The U.S. Patent and Trademark Office recently changed rules that significantly impact how trademark applications are submitted from foreign entities. Our firm has had recent inquiries from overseas attorneys wondering how to navigate these new laws. Read on to learn the ins and outs of pursuing trademark applications in the United States when you’re a foreign corporation. 

The New Foreign Trademark Application Law: The Basics

The new rule only applies to trademark applicants: When you’re a foreign-based entity (i.e., a company or individual located outside the United States), you are now required to submit your application through a U.S.-based attorney. This rule does not apply to any domestic company or individual. If you reside in the United States or have a commercial establishment in the United States, you may still file trademark applications without the use of an attorney, should you so desire.

Why the Change Was Implemented

The rule change for foreign entities was created due to the influx in foreign companies and individuals submitting trademark applications at the USPTO. Specifically, China has been providing subsidies to anyone who obtains a registered mark in a foreign country. Officially, the Chinese government has stated that this program is to encourage people and companies to grow their business overseas. However, whether knowingly or not, this subsidy program has increased fraudulent trademark submissions to the USPTO.  

Prior to the Chinese subsidy program, the USPTO was able to properly manage foreign trademark submissions. However, when the Chinese government began offering $800 for every foreign registered mark obtained, the fraudulent submissions (e.g, fraudulent specimens of use) at the PTO became unruly, requiring action.  

Related: Update on China’s Amended Trademark Laws

In the United States, you must establish use of a mark to obtain a registration. In order to obtain a registration of marks submitted from China, the USPTO began to notice an influx of fraudulent specimen. For example, if the applicant was pursuing a registered trademark on an apparel brand, the applicant may cut off the hangtag of the actual brand of the apparel item and replace it with a hangtag displaying the applied-for mark. The trademark office realized this was an issue because the same image displaying a different hangtag was being submitted in additional applications.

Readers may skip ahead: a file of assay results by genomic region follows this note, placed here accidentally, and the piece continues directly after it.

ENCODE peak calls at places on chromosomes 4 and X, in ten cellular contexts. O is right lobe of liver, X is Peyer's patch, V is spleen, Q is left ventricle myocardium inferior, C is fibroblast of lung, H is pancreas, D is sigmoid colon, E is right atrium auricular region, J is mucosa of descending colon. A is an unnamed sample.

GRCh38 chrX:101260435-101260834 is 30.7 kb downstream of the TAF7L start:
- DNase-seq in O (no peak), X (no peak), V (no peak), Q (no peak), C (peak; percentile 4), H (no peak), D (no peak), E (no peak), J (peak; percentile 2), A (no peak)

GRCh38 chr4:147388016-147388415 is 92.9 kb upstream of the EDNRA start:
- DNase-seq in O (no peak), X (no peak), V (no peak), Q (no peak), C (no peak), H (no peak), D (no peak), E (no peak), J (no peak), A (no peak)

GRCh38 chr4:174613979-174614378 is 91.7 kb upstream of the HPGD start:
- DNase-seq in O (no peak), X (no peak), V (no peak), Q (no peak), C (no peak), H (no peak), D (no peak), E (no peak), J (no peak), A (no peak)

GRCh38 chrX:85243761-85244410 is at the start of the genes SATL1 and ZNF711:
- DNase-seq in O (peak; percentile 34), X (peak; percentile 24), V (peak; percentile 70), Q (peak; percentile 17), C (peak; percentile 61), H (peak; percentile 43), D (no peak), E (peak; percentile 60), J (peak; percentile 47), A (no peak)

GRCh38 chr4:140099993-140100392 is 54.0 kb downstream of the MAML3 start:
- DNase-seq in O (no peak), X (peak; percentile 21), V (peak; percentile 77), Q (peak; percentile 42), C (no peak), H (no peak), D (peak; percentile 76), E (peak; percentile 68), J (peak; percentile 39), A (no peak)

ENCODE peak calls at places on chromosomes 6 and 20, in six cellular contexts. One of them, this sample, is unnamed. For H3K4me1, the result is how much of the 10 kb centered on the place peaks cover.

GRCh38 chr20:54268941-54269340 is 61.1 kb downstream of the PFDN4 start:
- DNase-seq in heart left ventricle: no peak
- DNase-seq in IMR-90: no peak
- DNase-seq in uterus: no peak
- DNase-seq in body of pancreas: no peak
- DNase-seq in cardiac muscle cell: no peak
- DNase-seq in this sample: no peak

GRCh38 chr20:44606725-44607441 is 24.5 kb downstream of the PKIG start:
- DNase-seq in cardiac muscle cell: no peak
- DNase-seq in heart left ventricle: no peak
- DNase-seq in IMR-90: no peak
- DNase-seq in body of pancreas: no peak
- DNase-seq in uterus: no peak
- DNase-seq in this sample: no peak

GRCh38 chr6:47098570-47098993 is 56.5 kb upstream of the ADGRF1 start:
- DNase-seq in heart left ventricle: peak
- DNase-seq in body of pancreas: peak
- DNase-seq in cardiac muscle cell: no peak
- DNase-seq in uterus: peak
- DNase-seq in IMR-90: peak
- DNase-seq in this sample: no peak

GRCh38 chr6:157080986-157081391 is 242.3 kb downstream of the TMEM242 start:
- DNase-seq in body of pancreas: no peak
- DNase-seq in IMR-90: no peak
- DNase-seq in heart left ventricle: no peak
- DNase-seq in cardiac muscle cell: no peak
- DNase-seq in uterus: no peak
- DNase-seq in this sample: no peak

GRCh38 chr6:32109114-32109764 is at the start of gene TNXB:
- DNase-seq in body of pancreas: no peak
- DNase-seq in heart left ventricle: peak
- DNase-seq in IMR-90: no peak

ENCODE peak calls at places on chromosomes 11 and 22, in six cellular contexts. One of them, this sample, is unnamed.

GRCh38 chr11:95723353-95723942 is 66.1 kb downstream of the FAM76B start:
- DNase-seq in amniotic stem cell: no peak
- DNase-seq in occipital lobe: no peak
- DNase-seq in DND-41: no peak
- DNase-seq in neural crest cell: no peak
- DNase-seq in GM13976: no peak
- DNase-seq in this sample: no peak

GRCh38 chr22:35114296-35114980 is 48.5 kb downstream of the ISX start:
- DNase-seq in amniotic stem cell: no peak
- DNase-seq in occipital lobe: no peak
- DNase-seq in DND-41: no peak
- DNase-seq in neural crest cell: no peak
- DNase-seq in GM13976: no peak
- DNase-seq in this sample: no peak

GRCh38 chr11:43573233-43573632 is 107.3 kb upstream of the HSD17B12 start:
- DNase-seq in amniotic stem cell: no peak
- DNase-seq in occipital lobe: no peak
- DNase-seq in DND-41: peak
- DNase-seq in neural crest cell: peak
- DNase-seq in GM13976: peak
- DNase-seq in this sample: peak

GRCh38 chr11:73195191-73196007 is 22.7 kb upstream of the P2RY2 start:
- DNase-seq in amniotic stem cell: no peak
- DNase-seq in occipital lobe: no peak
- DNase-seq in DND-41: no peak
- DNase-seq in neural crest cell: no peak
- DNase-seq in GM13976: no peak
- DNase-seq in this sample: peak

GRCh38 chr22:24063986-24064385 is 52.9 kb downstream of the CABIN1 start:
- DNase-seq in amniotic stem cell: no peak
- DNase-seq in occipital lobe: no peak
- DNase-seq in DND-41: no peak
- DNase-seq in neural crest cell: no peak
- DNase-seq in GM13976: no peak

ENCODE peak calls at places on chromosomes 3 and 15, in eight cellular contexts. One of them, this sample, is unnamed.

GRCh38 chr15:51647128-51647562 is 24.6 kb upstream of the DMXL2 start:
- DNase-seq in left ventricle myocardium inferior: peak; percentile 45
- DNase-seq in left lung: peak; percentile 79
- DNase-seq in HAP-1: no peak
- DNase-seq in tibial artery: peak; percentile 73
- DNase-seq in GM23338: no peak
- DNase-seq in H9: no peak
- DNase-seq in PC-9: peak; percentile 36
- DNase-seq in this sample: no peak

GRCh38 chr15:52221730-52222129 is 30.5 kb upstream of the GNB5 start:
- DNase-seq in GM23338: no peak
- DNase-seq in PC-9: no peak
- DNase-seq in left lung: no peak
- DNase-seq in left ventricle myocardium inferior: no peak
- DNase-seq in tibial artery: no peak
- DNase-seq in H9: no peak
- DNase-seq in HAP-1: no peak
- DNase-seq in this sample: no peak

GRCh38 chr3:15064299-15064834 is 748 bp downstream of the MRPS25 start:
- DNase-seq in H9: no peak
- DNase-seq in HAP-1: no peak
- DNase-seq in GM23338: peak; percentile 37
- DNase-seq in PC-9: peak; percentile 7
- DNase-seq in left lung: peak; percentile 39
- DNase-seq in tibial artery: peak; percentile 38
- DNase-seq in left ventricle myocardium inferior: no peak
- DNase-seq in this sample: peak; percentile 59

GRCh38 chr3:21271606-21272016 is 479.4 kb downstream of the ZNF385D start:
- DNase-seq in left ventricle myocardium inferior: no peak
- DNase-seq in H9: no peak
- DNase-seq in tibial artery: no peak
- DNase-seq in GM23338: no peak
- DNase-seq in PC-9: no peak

The new rule was implemented to prevent fraudulent submissions. Requiring U.S.-based counsel to submit trademark applications/specimen submissions should prevent fraudulent marks from being unknowingly issued, thereby preventing further degradation of the integrity of this U.S. trademark system. This rule also ensures the ability to discipline attorneys who do submit fraudulent information to the trademark office. Prior to this rule being submitted, it was difficult to discipline overseas applicants and attorneys. The new process should help prevent a large number of fraudulent submissions from registering.

Reactions and Implications in the Legal World at Large

Unfortunately, such a rule change will affect all foreign nationals and not just the bad actors. So, if you’re a law firm in Canada or Australia and have been effectively handling U.S. trademark applications on behalf of your clients, you’re no longer able to continue to do so without the help of a U.S.-based attorney or law firm.  

However, even with the new rule, the foreign firm will continue to manage the client. The communication with the U.S. firm would likely consist of a request to submit a U.S. trademark application. Given the foreign firm’s prior expertise in U.S. trademark law, such a request would likely include the information necessary to submit the application on behalf of the client/applicant, with potentially little to no color provided by the U.S.-based attorney. 

Prior communications between the foreign firm and the U.S. firm could establish specific procedures for submitting trademark applications by the U.S. firm on behalf of the foreign firm and their client. Such procedures may entail prior trademark search requirements to determine the prospect of receiving a likelihood-of-confusion rejection, reviewing the trademark for descriptiveness requirements, and ensuring that the goods and services listed in the application are compliant with U.S. requirements, among others.  

Regardless of how foreign firms will comply with the new rule, most foreign attorneys will recognize that the change strengthens both the United States trademark system and their client’s own U.S. trademark registrations.  

Related: 5 Common Issues with DIY Trademarks

Working With Neugeboren O’Dowd on Your Foreign Trademark Application

Neugeboren O’Dowd PC frequently works with foreign counsel in dozens of countries on all matters of IP and provides substantial trademark counsel on behalf of foreign applicants at the Trademark Office. Such work includes filing trademark applications, responding to office actions in pending applications, and managing Trademark Trial and Appeal Board proceedings. 

We are happy to provide foreign firms with trademark work in their local jurisdiction and have established many long-standing international relationships. We provide the same care and attentiveness to the foreign firm’s clients as our own, and we rest easily knowing that the work provided by the foreign firm is of the same quality that we provide to our clients.